Archaeologists frequently talk about monuments in relation to movement. Monuments can commemorate migrations, diasporas and dislocations from place for past living people, and the bodies of the dead (aka cenotaphs). Also, monuments and memorials can readily depict movement of people, animals and things in symbolic ways. They might require movement through their location and relationship with other memorials, paths and routes, as well as demanding movement in order for the visitor to engage with all their sides and surfaces. They might provoke movement by requesting prayers and other ritualised gestures: to touch inscribed texts, to leave offerings. Monuments might respond to the movements around them: including orientations on celestial bodies. Furthermore, monuments might themselves move, as they are translated to new locations and settings.

IMG_3401The need to represent movement, and incorporate movement into monuments seems particularly important for memorials to infants and children. Let me take some examples from the National Memorial Arboretum, Alrewas, Staffordshire. These reflect a broader trend found in many cemeteries and churchyards, where memorials to infants and children are not only ‘busy’ and ‘vibrant’, but also sometimes include moving elements: wind chimes and windmills included.

In this blog, let’s discuss one. Movement is fixed in an evocative new statue, commemorating displaced children of the Second World War. Commissioned by the British Evacuees Association, it is called ‘Every Which Way’. It was opened in July 2017. The inscription reads:

‘Every Which Way’ – Maurice Bilk PPRBS



The nine children are shown in the process of movement ‘every which way’: being taken away from their urban families for re-housing in the countryside, and abroad to escape wartime bombing. Rather than a destination, each of them bears a label with ‘every which way’ inscribed upon it.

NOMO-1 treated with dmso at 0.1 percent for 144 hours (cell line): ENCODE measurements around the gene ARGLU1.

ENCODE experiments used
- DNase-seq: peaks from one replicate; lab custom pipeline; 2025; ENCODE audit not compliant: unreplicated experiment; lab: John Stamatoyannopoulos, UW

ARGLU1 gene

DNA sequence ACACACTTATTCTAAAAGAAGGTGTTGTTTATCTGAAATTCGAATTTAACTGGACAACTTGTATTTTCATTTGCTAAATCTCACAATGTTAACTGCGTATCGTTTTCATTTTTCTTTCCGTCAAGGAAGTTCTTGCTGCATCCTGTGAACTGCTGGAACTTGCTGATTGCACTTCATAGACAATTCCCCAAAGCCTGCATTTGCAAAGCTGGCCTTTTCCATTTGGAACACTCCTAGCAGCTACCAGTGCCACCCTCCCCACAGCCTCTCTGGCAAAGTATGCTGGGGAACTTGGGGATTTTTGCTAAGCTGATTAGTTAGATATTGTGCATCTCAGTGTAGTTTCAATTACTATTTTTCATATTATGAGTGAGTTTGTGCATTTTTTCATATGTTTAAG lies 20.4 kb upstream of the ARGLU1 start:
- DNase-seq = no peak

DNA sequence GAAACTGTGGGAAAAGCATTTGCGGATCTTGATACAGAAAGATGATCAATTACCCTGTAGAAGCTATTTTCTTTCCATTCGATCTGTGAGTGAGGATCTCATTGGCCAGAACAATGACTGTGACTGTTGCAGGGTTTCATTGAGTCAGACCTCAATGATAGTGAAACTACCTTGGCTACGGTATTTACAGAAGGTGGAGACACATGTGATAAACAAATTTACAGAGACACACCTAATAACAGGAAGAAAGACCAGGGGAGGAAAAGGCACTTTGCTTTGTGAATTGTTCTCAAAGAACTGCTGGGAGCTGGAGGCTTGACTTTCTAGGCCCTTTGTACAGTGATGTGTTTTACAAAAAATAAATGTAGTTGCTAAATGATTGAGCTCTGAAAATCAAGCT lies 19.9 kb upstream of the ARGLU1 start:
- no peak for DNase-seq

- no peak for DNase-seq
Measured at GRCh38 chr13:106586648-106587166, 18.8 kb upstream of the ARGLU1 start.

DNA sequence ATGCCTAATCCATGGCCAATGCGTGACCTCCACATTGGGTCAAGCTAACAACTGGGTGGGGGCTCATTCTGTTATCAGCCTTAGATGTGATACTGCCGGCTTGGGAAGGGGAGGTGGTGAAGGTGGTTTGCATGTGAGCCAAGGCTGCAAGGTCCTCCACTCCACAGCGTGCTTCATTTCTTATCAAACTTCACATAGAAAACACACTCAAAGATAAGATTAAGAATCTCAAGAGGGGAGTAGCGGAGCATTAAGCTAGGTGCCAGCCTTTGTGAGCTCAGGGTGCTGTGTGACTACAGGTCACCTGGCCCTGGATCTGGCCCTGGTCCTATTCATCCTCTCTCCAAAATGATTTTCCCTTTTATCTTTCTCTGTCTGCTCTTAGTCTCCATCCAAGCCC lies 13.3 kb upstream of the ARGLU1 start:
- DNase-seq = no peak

Different ages and genders are shown, together with their luggage and one with a teddy bear.

They gaze upward and outward: lost and searching for a destination. Some look forward, some sideways, some back: emphasising a sense of loss and directionless.

Yet, this traumatic dislocation – movement is hear one of both physical and emotional separation – is countered by their outstretch arms linking together, affording the hope of continued bonds in life and death between each other and their families.

The website of the Evacuee Association states that the memorial isn’t just to the children but also to:

 all those involved in the evacuation process i.e. the train drivers, teachers, nurses, billeting offices, and of course, the foster parents. It is intended to portray the greatest family and social upheaval ever experienced in the long history of our country, a unique, never to be repeated, part of British history.

This is, however, one of a network of memorials to infants and children at the NMA that particularly evoke movement, and in subsequent blogs I’ll address further examples.